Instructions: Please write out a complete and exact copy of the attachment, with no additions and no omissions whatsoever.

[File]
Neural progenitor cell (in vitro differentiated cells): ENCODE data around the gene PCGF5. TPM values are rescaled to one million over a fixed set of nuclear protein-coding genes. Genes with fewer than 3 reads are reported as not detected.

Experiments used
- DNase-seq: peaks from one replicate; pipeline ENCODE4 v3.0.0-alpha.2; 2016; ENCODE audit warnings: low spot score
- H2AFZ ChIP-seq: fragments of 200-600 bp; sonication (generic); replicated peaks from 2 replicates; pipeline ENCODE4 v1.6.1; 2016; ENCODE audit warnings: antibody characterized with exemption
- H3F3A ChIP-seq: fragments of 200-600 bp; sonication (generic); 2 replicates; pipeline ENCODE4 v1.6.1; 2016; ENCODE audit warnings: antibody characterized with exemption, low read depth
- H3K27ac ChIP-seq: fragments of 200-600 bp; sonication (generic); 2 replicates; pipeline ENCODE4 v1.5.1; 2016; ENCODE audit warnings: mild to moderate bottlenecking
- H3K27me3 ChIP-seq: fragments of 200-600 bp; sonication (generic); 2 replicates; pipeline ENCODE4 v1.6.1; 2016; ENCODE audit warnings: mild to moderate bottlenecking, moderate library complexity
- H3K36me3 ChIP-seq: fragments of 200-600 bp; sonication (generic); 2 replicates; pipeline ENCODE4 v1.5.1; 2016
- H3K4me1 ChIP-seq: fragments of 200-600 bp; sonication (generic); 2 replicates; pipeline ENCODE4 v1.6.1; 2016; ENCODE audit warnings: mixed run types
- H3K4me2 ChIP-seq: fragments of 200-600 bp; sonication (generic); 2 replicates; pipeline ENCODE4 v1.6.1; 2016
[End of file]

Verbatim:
Neural progenitor cell (in vitro differentiated cells): ENCODE data around the gene PCGF5. TPM values are rescaled to one million over a fixed set of nuclear protein-coding genes. Genes with fewer than 3 reads are reported as not detected.

Experiments used
- DNase-seq: peaks from one replicate; pipeline ENCODE4 v3.0.0-alpha.2; 2016; ENCODE audit warnings: low spot score
- H2AFZ ChIP-seq: fragments of 200-600 bp; sonication (generic); replicated peaks from 2 replicates; pipeline ENCODE4 v1.6.1; 2016; ENCODE audit warnings: antibody characterized with exemption
- H3F3A ChIP-seq: fragments of 200-600 bp; sonication (generic); 2 replicates; pipeline ENCODE4 v1.6.1; 2016; ENCODE audit warnings: antibody characterized with exemption, low read depth
- H3K27ac ChIP-seq: fragments of 200-600 bp; sonication (generic); 2 replicates; pipeline ENCODE4 v1.5.1; 2016; ENCODE audit warnings: mild to moderate bottlenecking
- H3K27me3 ChIP-seq: fragments of 200-600 bp; sonication (generic); 2 replicates; pipeline ENCODE4 v1.6.1; 2016; ENCODE audit warnings: mild to moderate bottlenecking, moderate library complexity
- H3K36me3 ChIP-seq: fragments of 200-600 bp; sonication (generic); 2 replicates; pipeline ENCODE4 v1.5.1; 2016
- H3K4me1 ChIP-seq: fragments of 200-600 bp; sonication (generic); 2 replicates; pipeline ENCODE4 v1.6.1; 2016; ENCODE audit warnings: mixed run types
- H3K4me2 ChIP-seq: fragments of 200-600 bp; sonication (generic); 2 replicates; pipeline ENCODE4 v1.6.1; 2016